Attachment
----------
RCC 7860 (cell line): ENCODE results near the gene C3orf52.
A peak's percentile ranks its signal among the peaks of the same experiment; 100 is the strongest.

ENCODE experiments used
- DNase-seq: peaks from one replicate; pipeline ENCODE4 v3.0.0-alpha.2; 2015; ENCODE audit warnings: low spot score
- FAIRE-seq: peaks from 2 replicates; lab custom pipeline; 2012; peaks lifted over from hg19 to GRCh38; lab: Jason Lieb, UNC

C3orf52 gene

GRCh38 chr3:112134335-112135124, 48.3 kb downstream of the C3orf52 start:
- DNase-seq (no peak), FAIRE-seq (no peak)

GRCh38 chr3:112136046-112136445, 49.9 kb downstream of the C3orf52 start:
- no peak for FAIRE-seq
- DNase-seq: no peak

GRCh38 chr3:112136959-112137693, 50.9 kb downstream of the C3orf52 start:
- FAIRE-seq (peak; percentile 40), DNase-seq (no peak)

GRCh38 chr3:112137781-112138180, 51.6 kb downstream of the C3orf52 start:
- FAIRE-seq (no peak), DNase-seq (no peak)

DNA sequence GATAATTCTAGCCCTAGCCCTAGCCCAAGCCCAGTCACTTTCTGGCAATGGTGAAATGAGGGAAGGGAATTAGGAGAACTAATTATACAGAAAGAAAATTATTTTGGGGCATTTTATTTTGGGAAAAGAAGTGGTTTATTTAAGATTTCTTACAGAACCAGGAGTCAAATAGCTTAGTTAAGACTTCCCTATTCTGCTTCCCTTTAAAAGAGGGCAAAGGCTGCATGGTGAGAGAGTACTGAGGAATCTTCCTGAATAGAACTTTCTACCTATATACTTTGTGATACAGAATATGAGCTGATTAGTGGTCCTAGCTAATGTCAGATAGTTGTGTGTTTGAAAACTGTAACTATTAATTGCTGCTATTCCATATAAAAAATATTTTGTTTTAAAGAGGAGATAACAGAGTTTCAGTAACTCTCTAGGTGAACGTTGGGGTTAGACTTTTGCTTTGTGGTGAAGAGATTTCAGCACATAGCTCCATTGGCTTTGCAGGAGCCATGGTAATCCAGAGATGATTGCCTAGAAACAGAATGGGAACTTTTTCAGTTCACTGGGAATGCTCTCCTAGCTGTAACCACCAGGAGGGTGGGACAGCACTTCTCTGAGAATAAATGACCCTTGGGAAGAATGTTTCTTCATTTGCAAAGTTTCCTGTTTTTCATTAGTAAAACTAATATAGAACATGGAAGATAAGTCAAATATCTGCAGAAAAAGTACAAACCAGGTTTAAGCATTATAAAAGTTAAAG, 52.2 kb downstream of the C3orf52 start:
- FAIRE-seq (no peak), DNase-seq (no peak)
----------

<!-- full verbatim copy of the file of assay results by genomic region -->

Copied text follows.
RCC 7860 (cell line): ENCODE results near the gene C3orf52.
A peak's percentile ranks its signal among the peaks of the same experiment; 100 is the strongest.

ENCODE experiments used
- DNase-seq: peaks from one replicate; pipeline ENCODE4 v3.0.0-alpha.2; 2015; ENCODE audit warnings: low spot score
- FAIRE-seq: peaks from 2 replicates; lab custom pipeline; 2012; peaks lifted over from hg19 to GRCh38; lab: Jason Lieb, UNC

C3orf52 gene

GRCh38 chr3:112134335-112135124, 48.3 kb downstream of the C3orf52 start:
- DNase-seq (no peak), FAIRE-seq (no peak)

GRCh38 chr3:112136046-112136445, 49.9 kb downstream of the C3orf52 start:
- no peak for FAIRE-seq
- DNase-seq: no peak

GRCh38 chr3:112136959-112137693, 50.9 kb downstream of the C3orf52 start:
- FAIRE-seq (peak; percentile 40), DNase-seq (no peak)

GRCh38 chr3:112137781-112138180, 51.6 kb downstream of the C3orf52 start:
- FAIRE-seq (no peak), DNase-seq (no peak)

DNA sequence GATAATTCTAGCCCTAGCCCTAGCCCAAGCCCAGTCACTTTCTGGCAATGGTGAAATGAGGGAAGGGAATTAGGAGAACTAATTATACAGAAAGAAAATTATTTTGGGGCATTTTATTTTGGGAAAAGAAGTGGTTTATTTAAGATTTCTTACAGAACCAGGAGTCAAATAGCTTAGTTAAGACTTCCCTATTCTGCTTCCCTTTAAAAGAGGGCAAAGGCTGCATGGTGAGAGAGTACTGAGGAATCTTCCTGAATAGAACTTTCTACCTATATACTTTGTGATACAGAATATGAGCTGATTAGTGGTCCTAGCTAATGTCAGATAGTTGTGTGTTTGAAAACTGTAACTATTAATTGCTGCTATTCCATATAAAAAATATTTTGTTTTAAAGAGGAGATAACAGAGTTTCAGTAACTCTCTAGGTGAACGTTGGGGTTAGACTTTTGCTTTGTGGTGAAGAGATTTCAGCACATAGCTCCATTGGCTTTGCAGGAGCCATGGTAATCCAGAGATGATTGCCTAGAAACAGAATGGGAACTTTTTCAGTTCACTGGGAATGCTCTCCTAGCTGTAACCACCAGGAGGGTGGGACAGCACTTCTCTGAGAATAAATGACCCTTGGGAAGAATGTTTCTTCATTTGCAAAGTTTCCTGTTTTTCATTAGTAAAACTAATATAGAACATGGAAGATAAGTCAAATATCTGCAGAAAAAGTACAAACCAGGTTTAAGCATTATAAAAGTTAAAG, 52.2 kb downstream of the C3orf52 start:
- FAIRE-seq (no peak), DNase-seq (no peak)